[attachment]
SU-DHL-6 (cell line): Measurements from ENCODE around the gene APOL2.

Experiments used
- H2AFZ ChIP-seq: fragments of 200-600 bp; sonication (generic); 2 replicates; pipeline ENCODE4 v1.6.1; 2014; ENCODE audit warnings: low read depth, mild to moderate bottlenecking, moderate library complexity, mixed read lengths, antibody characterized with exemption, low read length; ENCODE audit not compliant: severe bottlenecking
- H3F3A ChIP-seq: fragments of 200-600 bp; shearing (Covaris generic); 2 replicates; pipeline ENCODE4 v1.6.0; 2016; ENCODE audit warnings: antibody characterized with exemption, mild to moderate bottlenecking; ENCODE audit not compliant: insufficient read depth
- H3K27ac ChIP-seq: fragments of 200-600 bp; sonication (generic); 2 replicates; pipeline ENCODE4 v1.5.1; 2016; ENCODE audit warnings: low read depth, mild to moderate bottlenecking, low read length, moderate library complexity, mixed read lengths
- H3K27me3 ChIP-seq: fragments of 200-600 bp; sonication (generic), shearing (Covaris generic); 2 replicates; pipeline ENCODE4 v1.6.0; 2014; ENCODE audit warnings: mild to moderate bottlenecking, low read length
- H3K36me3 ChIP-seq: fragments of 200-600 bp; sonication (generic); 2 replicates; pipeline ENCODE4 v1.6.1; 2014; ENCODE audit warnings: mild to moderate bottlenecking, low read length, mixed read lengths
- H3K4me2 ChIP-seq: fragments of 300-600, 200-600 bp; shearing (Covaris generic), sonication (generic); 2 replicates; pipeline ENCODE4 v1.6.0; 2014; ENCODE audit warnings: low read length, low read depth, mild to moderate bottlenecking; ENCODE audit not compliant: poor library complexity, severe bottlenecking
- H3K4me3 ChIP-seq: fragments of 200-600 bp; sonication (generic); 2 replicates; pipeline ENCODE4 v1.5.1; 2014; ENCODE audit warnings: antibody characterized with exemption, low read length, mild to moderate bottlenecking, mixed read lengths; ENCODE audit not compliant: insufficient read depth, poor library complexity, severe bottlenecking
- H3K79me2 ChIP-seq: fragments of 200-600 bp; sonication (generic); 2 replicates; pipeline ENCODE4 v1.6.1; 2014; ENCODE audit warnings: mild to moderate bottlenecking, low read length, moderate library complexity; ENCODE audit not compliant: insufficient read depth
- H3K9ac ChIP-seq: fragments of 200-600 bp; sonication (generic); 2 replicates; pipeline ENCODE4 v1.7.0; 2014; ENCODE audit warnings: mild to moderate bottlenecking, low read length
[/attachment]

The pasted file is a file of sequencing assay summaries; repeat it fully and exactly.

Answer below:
SU-DHL-6 (cell line): Measurements from ENCODE around the gene APOL2.

Experiments used
- H2AFZ ChIP-seq: fragments of 200-600 bp; sonication (generic); 2 replicates; pipeline ENCODE4 v1.6.1; 2014; ENCODE audit warnings: low read depth, mild to moderate bottlenecking, moderate library complexity, mixed read lengths, antibody characterized with exemption, low read length; ENCODE audit not compliant: severe bottlenecking
- H3F3A ChIP-seq: fragments of 200-600 bp; shearing (Covaris generic); 2 replicates; pipeline ENCODE4 v1.6.0; 2016; ENCODE audit warnings: antibody characterized with exemption, mild to moderate bottlenecking; ENCODE audit not compliant: insufficient read depth
- H3K27ac ChIP-seq: fragments of 200-600 bp; sonication (generic); 2 replicates; pipeline ENCODE4 v1.5.1; 2016; ENCODE audit warnings: low read depth, mild to moderate bottlenecking, low read length, moderate library complexity, mixed read lengths
- H3K27me3 ChIP-seq: fragments of 200-600 bp; sonication (generic), shearing (Covaris generic); 2 replicates; pipeline ENCODE4 v1.6.0; 2014; ENCODE audit warnings: mild to moderate bottlenecking, low read length
- H3K36me3 ChIP-seq: fragments of 200-600 bp; sonication (generic); 2 replicates; pipeline ENCODE4 v1.6.1; 2014; ENCODE audit warnings: mild to moderate bottlenecking, low read length, mixed read lengths
- H3K4me2 ChIP-seq: fragments of 300-600, 200-600 bp; shearing (Covaris generic), sonication (generic); 2 replicates; pipeline ENCODE4 v1.6.0; 2014; ENCODE audit warnings: low read length, low read depth, mild to moderate bottlenecking; ENCODE audit not compliant: poor library complexity, severe bottlenecking
- H3K4me3 ChIP-seq: fragments of 200-600 bp; sonication (generic); 2 replicates; pipeline ENCODE4 v1.5.1; 2014; ENCODE audit warnings: antibody characterized with exemption, low read length, mild to moderate bottlenecking, mixed read lengths; ENCODE audit not compliant: insufficient read depth, poor library complexity, severe bottlenecking
- H3K79me2 ChIP-seq: fragments of 200-600 bp; sonication (generic); 2 replicates; pipeline ENCODE4 v1.6.1; 2014; ENCODE audit warnings: mild to moderate bottlenecking, low read length, moderate library complexity; ENCODE audit not compliant: insufficient read depth
- H3K9ac ChIP-seq: fragments of 200-600 bp; sonication (generic); 2 replicates; pipeline ENCODE4 v1.7.0; 2014; ENCODE audit warnings: mild to moderate bottlenecking, low read length